the staff of the Ridgewood blog
Ridgewood NJ, The Ridgewood Health Department and the American Heart Association remind you that February is American Heart month. Heart disease is the leading cause of death for men and women in the United States. Every year, 1 in 4 deaths are caused by heart disease.
The good news is that heart disease can often be prevented when people make healthy choices and manage their health conditions. Communities, health professionals, and families can work together to create opportunities for people to make healthier choices.
The Ridgewood Health Department encourages families to make small changes, like using spices to season their food instead of salt. Teachers and educators need to make physical activity a part of the school day. This can help students start good habits early.
You can make healthy changes to lower your risk of developing heart disease. Controlling and preventing risk factors is also important for people who already have heart disease. To lower your risk:
• Watch your weight.
• Quit smoking and stay away from secondhand smoke.
• Control your cholesterol and blood pressure.
• If you drink alcohol, drink only in moderation.
• Get active and eat healthy.
There are several warning signs that can indicate an impending heart attack. Here are ten early warning signs that can help you save a life:
Leading up to a heart attack, many patients notice profuse, cold sweating without any exertion or apparent reason. Your clothes and skin may become soaked in cold sweat, and your face may turn pale or white as a sheet. When your arteries are clogged, it can take more effort for your heart to pump blood through them. As a result, your body will try to maintain a safe temperature, causing you to sweat from the extra effort by your heart.
2. Restricting Feeling
We all know it’s common for someone having a heart attack to have pain and numbness shooting down their left arm. But what a lot of people don’t know is that the pain and discomfort can travel to other areas of your body. Some heart attack survivors have told of feelings of suffocation prior to a heart attack, where there is restriction around the upper back and torso as pressure builds as if a rope is being squeezed around the body and pulled tight. You could experience this sensation in your jaw and throat as well.
Oftentimes, during the weeks before a heart attack, individuals will feel a gradual feeling of fatigue set in, which starts as a slow drain on energy and becomes complete exhaustion a few days prior to the heart attack (i.e., bending down to tie your shoes may even be too tiring). It’s easy to write off fatigue as a result from lack of sleep, disrupted sleep, a busy schedule, and stress at work or at home, which is why most people wouldn’t consider that it could be a warning sign of a heart problem and future heart attack.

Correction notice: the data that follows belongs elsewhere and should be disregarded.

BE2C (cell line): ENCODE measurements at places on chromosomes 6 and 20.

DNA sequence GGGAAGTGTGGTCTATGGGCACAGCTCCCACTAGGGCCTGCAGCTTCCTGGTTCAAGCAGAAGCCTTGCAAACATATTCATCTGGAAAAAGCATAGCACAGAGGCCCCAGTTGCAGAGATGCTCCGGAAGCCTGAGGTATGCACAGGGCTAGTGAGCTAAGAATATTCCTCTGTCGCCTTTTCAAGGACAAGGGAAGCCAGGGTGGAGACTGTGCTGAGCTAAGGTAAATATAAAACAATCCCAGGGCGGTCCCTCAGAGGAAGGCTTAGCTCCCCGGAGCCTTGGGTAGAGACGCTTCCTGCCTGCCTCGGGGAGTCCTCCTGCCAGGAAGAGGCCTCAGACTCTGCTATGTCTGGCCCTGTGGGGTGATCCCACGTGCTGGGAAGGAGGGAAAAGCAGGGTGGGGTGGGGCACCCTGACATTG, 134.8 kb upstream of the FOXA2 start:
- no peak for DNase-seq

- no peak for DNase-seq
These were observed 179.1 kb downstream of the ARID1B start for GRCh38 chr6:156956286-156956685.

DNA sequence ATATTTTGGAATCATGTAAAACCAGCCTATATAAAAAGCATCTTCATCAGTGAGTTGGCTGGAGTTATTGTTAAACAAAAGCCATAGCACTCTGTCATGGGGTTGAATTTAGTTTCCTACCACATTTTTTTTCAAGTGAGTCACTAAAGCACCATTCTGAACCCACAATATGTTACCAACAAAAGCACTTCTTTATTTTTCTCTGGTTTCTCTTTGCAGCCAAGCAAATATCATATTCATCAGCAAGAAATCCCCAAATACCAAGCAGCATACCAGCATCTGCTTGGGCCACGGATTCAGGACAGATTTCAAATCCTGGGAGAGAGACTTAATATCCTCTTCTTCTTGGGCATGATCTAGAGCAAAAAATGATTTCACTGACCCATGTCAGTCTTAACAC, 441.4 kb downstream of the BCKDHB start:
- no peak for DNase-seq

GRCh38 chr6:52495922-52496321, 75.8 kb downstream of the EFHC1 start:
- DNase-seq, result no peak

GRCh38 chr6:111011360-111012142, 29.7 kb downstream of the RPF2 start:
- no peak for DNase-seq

4. Shortness of Breath
Many folks, particularly women, describe a feeling of breathlessness in the days or moments before a heart attack. It might be so severe that you are unable to even carry on a normal conversation without feeling short of breath. While the AHA explains that shortness of breath most commonly happens when you’re doing some form of activity, it can also occur when you’re resting or sleeping. It could even wake you up from sleep if the shortness of breath is severe.
5. Flu-Like Symptoms
There are a number of reasons you could experience flu-like symptoms when you’re having a heart attack. Some of them include that your digestive system is not getting enough of what it needs to function properly (blood), and fluid building up in the lungs. Knowing these signs, specifically the not-so-common ones, is the best way to protect yourself and those around you. Don’t just throw your concern away and excuse your symptoms, no matter what they are – doing so could save your life.
Oftentimes, patients also complain of lightheadedness prior to a heart attack. Individuals often feel dizzy, like you’re about to pass out—some even do faint! This symptom could be dangerous for more than your heart because fainting could cause you to hit your head when you fall, or break other bones depending on the way you fell.
A sudden onset of stress so severe that it causes an anxiety attack is common to heart attack sufferers. Some even explain it as a feeling of impending doom setting in without any apparent reason, which is actually the body trying to get your attention that something is wrong.
Almost 50-percent of heart attack patients (mainly women) complain of an inability to fall asleep in the days prior to suffering a heart attack or coronary episode. Other symptoms of insomnia include waking often and in general having poor quality of sleep. Insomnia can strike for weeks in advance to an attack.
9. Chest pain
Chest pain leading up to a heart attack can range from mild to severe (feeling like a weight is on the chest). However, most often it’s experienced in the breastbone, one or both shoulders, and upper back, but not always in the actual area of the heart. The Mayo Clinic explains that this pain can vary, and usually feels like one of the following: tight ache, pressure, fullness, or squeezing in the chest. The pain may radiate to other areas of your body.
10. Pain in Other Areas
Discomfort or a mild tingling sensation in areas such as the stomach, back, neck, jaw, and most typically in the one or both arms (in the upper or shoulder area) is very common prior to a heart attack. You could even experience pain in your teeth! While most people recognize chest pain as a symptom of a heart attack, they generally don’t know that pain in other areas can be a sign as well.